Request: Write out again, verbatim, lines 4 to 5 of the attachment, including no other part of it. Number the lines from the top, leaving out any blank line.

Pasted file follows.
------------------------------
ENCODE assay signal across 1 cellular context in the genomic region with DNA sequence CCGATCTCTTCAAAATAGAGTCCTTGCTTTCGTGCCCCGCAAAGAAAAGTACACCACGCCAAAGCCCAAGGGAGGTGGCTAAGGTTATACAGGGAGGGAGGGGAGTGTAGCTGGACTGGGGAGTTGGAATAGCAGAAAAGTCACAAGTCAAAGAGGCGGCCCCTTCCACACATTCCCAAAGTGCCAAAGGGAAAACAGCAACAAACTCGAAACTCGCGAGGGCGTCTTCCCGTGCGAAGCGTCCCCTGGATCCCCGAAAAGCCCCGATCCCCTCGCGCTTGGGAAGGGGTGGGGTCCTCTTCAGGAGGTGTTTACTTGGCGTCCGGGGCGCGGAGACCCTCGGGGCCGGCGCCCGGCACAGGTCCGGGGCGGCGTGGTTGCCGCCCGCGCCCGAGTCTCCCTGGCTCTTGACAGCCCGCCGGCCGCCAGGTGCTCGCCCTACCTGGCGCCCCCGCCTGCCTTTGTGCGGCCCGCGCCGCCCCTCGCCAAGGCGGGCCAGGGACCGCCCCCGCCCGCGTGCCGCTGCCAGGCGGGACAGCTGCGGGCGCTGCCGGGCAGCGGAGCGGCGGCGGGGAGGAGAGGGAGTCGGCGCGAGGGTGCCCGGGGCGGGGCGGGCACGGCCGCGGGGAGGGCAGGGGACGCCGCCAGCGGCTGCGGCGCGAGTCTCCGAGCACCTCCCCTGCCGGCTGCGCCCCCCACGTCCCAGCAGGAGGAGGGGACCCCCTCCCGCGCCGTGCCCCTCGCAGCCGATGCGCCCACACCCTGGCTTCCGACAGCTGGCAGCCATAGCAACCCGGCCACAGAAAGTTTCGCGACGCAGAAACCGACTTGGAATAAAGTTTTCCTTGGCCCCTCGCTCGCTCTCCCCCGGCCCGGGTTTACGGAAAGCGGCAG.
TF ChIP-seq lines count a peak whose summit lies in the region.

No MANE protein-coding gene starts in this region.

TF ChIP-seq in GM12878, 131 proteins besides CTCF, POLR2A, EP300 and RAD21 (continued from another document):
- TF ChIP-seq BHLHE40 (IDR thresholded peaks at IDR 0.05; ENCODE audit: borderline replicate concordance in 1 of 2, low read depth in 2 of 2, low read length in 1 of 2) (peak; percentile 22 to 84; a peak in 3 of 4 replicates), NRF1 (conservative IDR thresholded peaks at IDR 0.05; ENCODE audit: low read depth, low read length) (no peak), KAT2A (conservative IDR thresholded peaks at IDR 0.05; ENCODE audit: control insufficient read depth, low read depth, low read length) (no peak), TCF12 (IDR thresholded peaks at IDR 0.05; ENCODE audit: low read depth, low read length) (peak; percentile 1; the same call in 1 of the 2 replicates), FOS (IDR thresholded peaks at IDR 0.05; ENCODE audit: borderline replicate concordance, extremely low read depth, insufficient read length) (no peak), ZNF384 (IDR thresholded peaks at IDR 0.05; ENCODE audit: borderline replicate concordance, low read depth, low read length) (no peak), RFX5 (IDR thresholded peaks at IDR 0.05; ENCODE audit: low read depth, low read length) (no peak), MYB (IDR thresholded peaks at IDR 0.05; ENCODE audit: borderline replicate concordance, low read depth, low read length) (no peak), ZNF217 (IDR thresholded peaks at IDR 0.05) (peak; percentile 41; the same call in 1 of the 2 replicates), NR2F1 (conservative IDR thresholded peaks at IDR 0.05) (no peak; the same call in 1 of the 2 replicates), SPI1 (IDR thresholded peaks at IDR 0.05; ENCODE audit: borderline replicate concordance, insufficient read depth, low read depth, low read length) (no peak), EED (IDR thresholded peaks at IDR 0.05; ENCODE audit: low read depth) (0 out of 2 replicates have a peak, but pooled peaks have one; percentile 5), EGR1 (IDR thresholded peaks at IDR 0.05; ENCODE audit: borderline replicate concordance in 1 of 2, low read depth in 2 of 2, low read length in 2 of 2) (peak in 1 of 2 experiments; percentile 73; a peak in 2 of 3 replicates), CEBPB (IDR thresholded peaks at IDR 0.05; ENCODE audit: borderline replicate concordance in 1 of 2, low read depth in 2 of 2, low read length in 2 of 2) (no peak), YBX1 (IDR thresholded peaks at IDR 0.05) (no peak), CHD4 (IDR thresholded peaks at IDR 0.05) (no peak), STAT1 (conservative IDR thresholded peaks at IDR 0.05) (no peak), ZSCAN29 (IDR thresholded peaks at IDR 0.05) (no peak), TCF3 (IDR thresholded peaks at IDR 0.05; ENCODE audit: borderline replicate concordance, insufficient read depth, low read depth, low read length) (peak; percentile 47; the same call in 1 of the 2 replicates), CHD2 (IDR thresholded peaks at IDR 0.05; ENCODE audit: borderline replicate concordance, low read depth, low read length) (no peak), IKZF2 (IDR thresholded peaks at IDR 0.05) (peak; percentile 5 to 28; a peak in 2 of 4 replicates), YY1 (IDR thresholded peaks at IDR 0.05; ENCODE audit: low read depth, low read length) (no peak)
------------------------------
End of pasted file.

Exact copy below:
TF ChIP-seq in GM12878, 131 proteins besides CTCF, POLR2A, EP300 and RAD21 (continued from another document):
- TF ChIP-seq BHLHE40 (IDR thresholded peaks at IDR 0.05; ENCODE audit: borderline replicate concordance in 1 of 2, low read depth in 2 of 2, low read length in 1 of 2) (peak; percentile 22 to 84; a peak in 3 of 4 replicates), NRF1 (conservative IDR thresholded peaks at IDR 0.05; ENCODE audit: low read depth, low read length) (no peak), KAT2A (conservative IDR thresholded peaks at IDR 0.05; ENCODE audit: control insufficient read depth, low read depth, low read length) (no peak), TCF12 (IDR thresholded peaks at IDR 0.05; ENCODE audit: low read depth, low read length) (peak; percentile 1; the same call in 1 of the 2 replicates), FOS (IDR thresholded peaks at IDR 0.05; ENCODE audit: borderline replicate concordance, extremely low read depth, insufficient read length) (no peak), ZNF384 (IDR thresholded peaks at IDR 0.05; ENCODE audit: borderline replicate concordance, low read depth, low read length) (no peak), RFX5 (IDR thresholded peaks at IDR 0.05; ENCODE audit: low read depth, low read length) (no peak), MYB (IDR thresholded peaks at IDR 0.05; ENCODE audit: borderline replicate concordance, low read depth, low read length) (no peak), ZNF217 (IDR thresholded peaks at IDR 0.05) (peak; percentile 41; the same call in 1 of the 2 replicates), NR2F1 (conservative IDR thresholded peaks at IDR 0.05) (no peak; the same call in 1 of the 2 replicates), SPI1 (IDR thresholded peaks at IDR 0.05; ENCODE audit: borderline replicate concordance, insufficient read depth, low read depth, low read length) (no peak), EED (IDR thresholded peaks at IDR 0.05; ENCODE audit: low read depth) (0 out of 2 replicates have a peak, but pooled peaks have one; percentile 5), EGR1 (IDR thresholded peaks at IDR 0.05; ENCODE audit: borderline replicate concordance in 1 of 2, low read depth in 2 of 2, low read length in 2 of 2) (peak in 1 of 2 experiments; percentile 73; a peak in 2 of 3 replicates), CEBPB (IDR thresholded peaks at IDR 0.05; ENCODE audit: borderline replicate concordance in 1 of 2, low read depth in 2 of 2, low read length in 2 of 2) (no peak), YBX1 (IDR thresholded peaks at IDR 0.05) (no peak), CHD4 (IDR thresholded peaks at IDR 0.05) (no peak), STAT1 (conservative IDR thresholded peaks at IDR 0.05) (no peak), ZSCAN29 (IDR thresholded peaks at IDR 0.05) (no peak), TCF3 (IDR thresholded peaks at IDR 0.05; ENCODE audit: borderline replicate concordance, insufficient read depth, low read depth, low read length) (peak; percentile 47; the same call in 1 of the 2 replicates), CHD2 (IDR thresholded peaks at IDR 0.05; ENCODE audit: borderline replicate concordance, low read depth, low read length) (no peak), IKZF2 (IDR thresholded peaks at IDR 0.05) (peak; percentile 5 to 28; a peak in 2 of 4 replicates), YY1 (IDR thresholded peaks at IDR 0.05; ENCODE audit: low read depth, low read length) (no peak)